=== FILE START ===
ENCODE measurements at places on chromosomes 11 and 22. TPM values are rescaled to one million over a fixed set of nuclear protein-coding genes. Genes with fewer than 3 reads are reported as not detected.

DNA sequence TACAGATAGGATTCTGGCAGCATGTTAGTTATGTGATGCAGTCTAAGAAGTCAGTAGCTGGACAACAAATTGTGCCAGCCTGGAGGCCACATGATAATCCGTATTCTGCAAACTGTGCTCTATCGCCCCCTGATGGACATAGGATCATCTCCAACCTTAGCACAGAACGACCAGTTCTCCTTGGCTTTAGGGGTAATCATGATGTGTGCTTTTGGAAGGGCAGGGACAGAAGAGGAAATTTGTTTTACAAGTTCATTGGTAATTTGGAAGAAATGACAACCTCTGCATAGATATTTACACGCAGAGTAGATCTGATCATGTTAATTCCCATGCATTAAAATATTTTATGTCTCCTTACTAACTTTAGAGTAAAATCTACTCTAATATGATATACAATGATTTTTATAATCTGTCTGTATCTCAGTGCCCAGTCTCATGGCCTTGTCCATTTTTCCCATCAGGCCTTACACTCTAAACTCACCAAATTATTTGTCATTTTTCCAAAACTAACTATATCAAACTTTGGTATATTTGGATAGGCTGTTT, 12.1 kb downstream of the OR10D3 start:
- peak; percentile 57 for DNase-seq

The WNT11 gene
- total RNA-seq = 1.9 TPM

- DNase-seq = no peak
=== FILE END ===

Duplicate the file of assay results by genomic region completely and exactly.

ENCODE measurements at places on chromosomes 11 and 22. TPM values are rescaled to one million over a fixed set of nuclear protein-coding genes. Genes with fewer than 3 reads are reported as not detected.

DNA sequence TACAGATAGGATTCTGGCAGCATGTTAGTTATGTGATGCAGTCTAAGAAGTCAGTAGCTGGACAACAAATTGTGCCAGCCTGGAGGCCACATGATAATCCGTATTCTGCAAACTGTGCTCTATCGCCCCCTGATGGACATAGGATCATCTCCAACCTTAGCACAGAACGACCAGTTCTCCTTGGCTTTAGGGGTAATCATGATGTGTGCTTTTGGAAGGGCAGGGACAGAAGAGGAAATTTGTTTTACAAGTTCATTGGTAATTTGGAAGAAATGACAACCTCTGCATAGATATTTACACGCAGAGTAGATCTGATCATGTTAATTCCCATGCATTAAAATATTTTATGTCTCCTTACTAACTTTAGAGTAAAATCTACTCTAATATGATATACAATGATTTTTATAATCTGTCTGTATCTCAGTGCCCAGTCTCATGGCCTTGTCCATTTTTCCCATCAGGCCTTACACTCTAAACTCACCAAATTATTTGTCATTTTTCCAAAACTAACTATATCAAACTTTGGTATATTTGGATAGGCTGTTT, 12.1 kb downstream of the OR10D3 start:
- peak; percentile 57 for DNase-seq

The WNT11 gene
- total RNA-seq = 1.9 TPM

- DNase-seq = no peak